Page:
Convicted killer in state custody after vandalizing jail

By Abby Morris-Frye
star staff

  A Carter County man convicted of second-degree murder earlier this year has been transported to a state correctional facility to await sentencing after he reportedly vandalized a local jail and threatened staff members.
  Timothy Lee Demery, 27, was transferred to the custody of the Tennessee Department of Corrections for safekeeping on Nov. 4 to await his sentencing hearing which is currently scheduled for Dec. 17. According to a TDOC spokesperson, Demery is being housed at the Riverbend Maximum Security Facility in West Nashville.
  According to court documents filed in the murder case, his transfer was subsequent to an order by the Carter County Circuit Court signed by Judge Robert E. Cupp. The order states that "the court fines that the Johnson County Jail and Carter County Jail are insufficient for safekeeping for the defendant and that, after due inquiry, no other jail has been found that is sufficient to house the defendant."
  The order issued by the court came after Johnson County Jail Administrator Kathy Terrill, under the direction of Johnson County Sheriff Roger Gentry, filed a petition with the court asking that Demery be transferred from their facility.
  In that petition, Terrill filed a statement in an affidavit stating that Demery vandalized the Johnson County Jail facility and had threatened correctional officers there and herself. "Inmate Timothy Lee Demery was transported to the Johnson County Jail on April 29, 2004. We were asked to house Mr. Demery for Carter County until his sentencing," states Terrill in the affidavit. "He was involved with an incident on Oct. 29, 2004 involving flooding of his cell by destroying the sprinkler heads. On Nov. 1, he was involved with another inmate in destroying a TV as well as visitation monitors and flooding the pod by destroying multiple sprinkler heads.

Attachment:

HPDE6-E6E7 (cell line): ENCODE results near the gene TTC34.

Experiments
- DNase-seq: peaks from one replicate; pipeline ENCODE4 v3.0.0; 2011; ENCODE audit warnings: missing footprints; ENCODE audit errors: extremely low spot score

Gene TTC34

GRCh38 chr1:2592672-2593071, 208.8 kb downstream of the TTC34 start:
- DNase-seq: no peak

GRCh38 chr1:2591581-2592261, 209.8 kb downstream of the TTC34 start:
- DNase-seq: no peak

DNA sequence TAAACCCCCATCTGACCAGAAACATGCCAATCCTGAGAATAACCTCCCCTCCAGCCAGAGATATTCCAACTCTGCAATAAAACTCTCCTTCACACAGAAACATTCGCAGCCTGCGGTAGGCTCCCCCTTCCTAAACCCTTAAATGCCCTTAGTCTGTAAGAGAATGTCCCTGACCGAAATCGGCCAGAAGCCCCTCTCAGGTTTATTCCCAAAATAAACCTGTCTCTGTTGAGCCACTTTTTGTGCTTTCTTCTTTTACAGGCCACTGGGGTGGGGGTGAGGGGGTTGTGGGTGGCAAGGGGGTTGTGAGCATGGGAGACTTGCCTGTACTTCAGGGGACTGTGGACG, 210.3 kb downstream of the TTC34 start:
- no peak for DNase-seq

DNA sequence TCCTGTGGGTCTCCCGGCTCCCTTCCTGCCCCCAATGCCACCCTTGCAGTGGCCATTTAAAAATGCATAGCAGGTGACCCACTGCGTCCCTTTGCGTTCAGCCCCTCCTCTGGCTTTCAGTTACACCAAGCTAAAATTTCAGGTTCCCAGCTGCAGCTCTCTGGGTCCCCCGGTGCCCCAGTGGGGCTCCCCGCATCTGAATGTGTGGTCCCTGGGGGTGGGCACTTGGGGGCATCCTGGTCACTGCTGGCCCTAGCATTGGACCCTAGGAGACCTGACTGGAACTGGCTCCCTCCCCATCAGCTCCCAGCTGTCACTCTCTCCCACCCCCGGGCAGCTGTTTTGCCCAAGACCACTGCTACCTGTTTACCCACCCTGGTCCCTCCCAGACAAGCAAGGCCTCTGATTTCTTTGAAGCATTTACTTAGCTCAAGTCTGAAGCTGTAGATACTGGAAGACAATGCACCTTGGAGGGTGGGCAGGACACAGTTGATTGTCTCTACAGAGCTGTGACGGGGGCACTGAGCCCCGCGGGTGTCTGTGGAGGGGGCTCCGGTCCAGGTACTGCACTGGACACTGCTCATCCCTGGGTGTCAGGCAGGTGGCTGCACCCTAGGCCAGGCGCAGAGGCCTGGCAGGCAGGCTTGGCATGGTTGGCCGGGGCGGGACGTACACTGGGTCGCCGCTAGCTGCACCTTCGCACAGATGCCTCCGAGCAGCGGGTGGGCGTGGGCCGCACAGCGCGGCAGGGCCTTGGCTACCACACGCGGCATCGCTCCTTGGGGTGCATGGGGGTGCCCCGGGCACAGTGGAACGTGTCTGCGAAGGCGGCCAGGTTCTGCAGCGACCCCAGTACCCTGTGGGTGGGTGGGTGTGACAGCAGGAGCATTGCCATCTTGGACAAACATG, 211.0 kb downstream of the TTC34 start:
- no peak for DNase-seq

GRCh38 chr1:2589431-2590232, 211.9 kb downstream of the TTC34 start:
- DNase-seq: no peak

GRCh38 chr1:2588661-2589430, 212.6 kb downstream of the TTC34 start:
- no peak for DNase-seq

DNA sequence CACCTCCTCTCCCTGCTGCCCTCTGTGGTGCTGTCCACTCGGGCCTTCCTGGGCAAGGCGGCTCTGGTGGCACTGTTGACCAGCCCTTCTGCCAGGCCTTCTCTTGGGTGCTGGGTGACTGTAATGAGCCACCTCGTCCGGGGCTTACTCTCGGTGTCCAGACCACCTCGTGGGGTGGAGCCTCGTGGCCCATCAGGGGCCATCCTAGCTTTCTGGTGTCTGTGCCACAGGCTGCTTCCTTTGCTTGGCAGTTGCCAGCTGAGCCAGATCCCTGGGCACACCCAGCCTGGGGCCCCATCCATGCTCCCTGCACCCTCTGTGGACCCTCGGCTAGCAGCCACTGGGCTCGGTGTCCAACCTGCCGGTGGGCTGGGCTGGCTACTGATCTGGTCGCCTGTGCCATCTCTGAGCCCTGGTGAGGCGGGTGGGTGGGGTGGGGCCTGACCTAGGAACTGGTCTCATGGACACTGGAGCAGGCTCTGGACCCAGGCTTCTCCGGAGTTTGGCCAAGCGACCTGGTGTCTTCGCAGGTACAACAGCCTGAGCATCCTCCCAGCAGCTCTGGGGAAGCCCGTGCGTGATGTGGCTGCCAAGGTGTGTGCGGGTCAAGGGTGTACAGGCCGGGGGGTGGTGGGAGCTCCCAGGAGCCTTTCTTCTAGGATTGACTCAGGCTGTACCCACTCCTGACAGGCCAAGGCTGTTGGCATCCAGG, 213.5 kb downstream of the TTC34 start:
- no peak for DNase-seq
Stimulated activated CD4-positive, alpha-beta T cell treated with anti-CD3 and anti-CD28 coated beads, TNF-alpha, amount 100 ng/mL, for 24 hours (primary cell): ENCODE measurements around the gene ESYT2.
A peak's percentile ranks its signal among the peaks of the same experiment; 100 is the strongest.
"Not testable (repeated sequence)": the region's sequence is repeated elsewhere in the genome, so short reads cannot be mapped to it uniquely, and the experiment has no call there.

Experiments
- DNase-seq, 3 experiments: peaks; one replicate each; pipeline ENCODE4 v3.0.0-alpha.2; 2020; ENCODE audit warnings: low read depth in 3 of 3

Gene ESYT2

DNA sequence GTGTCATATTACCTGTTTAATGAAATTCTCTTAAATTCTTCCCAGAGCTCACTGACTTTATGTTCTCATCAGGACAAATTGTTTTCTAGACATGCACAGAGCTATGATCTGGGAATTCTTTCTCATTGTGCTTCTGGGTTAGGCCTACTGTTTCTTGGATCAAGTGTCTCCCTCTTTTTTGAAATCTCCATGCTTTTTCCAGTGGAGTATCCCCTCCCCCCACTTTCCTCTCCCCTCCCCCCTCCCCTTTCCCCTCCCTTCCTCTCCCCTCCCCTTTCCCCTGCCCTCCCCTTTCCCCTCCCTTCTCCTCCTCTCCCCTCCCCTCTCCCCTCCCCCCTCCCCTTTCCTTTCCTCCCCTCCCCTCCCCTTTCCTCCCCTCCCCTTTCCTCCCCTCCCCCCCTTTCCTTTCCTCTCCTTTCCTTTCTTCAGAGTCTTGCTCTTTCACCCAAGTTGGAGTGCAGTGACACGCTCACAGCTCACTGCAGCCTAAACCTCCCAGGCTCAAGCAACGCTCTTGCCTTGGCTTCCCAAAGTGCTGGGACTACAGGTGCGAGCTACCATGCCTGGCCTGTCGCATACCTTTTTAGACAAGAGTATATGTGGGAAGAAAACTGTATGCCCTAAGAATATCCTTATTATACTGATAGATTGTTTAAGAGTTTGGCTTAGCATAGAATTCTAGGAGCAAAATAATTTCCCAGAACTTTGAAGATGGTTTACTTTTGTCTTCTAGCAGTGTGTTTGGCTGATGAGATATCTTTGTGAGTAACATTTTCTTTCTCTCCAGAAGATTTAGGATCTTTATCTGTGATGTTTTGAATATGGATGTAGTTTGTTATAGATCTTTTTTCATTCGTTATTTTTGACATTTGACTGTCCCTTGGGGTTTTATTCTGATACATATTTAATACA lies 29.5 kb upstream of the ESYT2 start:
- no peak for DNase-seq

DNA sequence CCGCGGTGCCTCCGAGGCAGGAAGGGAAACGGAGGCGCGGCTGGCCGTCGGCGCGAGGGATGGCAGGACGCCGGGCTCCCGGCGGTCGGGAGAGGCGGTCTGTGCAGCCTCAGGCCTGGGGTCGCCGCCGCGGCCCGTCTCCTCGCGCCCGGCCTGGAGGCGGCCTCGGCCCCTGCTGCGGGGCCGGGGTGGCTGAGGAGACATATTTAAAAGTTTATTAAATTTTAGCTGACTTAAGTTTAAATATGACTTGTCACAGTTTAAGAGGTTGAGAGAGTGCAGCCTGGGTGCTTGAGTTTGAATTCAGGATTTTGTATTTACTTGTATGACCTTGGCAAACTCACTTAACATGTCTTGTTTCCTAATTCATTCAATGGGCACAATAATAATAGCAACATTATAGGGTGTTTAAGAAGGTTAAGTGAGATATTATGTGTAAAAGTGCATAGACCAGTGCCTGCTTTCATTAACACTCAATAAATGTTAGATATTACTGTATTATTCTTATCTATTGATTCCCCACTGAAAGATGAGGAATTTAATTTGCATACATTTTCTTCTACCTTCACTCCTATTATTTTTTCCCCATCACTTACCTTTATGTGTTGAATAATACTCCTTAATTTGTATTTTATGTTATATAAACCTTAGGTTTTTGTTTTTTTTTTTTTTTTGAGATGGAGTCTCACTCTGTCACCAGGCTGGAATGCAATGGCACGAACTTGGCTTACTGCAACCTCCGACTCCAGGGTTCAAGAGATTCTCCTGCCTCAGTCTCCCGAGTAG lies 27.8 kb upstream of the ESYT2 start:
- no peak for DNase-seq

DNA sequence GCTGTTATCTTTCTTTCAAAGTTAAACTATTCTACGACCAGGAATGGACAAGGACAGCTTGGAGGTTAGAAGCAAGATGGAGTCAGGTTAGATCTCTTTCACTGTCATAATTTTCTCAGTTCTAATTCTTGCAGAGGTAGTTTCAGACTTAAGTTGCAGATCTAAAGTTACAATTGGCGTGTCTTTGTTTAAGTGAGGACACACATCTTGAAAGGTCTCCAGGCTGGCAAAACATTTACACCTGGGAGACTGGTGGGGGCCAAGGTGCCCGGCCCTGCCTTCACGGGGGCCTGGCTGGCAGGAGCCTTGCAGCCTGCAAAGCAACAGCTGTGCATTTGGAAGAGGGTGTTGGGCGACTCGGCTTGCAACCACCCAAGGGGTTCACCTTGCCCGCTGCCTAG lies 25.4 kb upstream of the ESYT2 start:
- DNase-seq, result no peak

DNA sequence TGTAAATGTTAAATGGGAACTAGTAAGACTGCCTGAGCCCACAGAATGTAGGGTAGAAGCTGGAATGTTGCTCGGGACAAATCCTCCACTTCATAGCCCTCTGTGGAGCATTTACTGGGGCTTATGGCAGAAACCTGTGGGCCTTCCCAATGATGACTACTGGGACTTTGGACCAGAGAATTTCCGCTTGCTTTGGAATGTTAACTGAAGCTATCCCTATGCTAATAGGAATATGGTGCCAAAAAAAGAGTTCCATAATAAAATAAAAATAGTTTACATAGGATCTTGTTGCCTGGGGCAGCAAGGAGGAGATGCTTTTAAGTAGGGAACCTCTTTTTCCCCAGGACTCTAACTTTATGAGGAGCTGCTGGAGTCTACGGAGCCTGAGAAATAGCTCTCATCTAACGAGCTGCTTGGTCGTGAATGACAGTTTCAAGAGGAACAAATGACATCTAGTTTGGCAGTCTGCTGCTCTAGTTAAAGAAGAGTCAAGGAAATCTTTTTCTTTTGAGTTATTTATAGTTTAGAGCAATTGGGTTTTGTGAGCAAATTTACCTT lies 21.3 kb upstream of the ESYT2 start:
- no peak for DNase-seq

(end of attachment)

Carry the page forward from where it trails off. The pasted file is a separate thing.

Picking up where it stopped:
"We found two notes in his cell threatening to flood daily and assault my officers as well as myself. He states he has nothing to lose. He needs to be housed somewhere they can better care for him. Mr. Demery is a liability to the Johnson County Jail and no other jail in our area will accept him."
  In addition to Terrill's statement, the petition also included one of the notes which Terrill referred to in her statement. The note reads as follows without grammar or spelling correction: "Chief Terrill, This is Timothy L. Demery. I will lay down and do my time in Carter Co. Carter Co. send me here because they though I flooded (3) three times in 27 mos. I was in 37 fight and half went to ICU. I will flood this hell hole each day I'm here and then I will start assaulting your guards man and women I don't care. I will assault you if I half to. You treat me like a caged dog so here's the animal in me. I can (expletive referring to human excrement) for a year! You forget I'm in here for murder so (expletive) you, your jail and you staff. Lets raise some hell! P.S. This is not a threat it is a promise." The note was signed "Timothy Demery."
  Demery was also charged with vandalism of the Carter County Jail. Those charges include one count of vandalism over $1,000 following a flooding incident on March 17 at the jail. Carter County Sheriff John Henson told the STAR in March that Demery had broken the sprinkler heads in the "A Block" section of the jail where he was being housed, causing the cell block to flood and water to leak down into the General Sessions Court room, Judge John Walton's office and the Child Support Office, causing damage to the ceilings of those rooms and also damaging files.
  On April 29 of this year, Demery was convicted of second degree murder by a jury following a four-day trial. Demery had originally been charged with first-degree murder in the case, but after approximately two hours of deliberation, the jury convicted him of the lesser included offense of second degree murder and imposed a fine of $50,000.
  Demery is scheduled to be sentenced on Dec. 17. He faces 15 to 25 years in prison based on the fact that he is considered a "Range 1" offender, having only one previous felony conviction.